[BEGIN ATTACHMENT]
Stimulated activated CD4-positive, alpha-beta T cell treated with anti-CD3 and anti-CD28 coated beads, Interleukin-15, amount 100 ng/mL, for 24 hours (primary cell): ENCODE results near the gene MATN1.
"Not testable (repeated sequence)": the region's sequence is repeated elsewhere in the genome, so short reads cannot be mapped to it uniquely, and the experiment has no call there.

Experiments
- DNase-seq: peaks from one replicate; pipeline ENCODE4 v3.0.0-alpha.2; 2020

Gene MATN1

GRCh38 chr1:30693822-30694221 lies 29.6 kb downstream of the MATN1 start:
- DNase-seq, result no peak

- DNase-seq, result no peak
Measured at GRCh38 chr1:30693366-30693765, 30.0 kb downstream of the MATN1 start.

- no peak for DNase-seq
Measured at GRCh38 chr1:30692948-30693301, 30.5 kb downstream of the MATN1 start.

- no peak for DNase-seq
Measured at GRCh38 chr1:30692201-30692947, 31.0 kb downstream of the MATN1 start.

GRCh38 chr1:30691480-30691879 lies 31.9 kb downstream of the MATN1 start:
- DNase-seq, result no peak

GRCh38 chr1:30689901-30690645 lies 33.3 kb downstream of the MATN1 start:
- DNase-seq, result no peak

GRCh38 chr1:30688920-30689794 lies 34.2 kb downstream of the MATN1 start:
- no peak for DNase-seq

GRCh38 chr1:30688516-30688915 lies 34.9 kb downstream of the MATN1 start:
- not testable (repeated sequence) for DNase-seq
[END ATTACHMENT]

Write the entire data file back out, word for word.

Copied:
Stimulated activated CD4-positive, alpha-beta T cell treated with anti-CD3 and anti-CD28 coated beads, Interleukin-15, amount 100 ng/mL, for 24 hours (primary cell): ENCODE results near the gene MATN1.
"Not testable (repeated sequence)": the region's sequence is repeated elsewhere in the genome, so short reads cannot be mapped to it uniquely, and the experiment has no call there.

Experiments
- DNase-seq: peaks from one replicate; pipeline ENCODE4 v3.0.0-alpha.2; 2020

Gene MATN1

GRCh38 chr1:30693822-30694221 lies 29.6 kb downstream of the MATN1 start:
- DNase-seq, result no peak

- DNase-seq, result no peak
Measured at GRCh38 chr1:30693366-30693765, 30.0 kb downstream of the MATN1 start.

- no peak for DNase-seq
Measured at GRCh38 chr1:30692948-30693301, 30.5 kb downstream of the MATN1 start.

- no peak for DNase-seq
Measured at GRCh38 chr1:30692201-30692947, 31.0 kb downstream of the MATN1 start.

GRCh38 chr1:30691480-30691879 lies 31.9 kb downstream of the MATN1 start:
- DNase-seq, result no peak

GRCh38 chr1:30689901-30690645 lies 33.3 kb downstream of the MATN1 start:
- DNase-seq, result no peak

GRCh38 chr1:30688920-30689794 lies 34.2 kb downstream of the MATN1 start:
- no peak for DNase-seq

GRCh38 chr1:30688516-30688915 lies 34.9 kb downstream of the MATN1 start:
- not testable (repeated sequence) for DNase-seq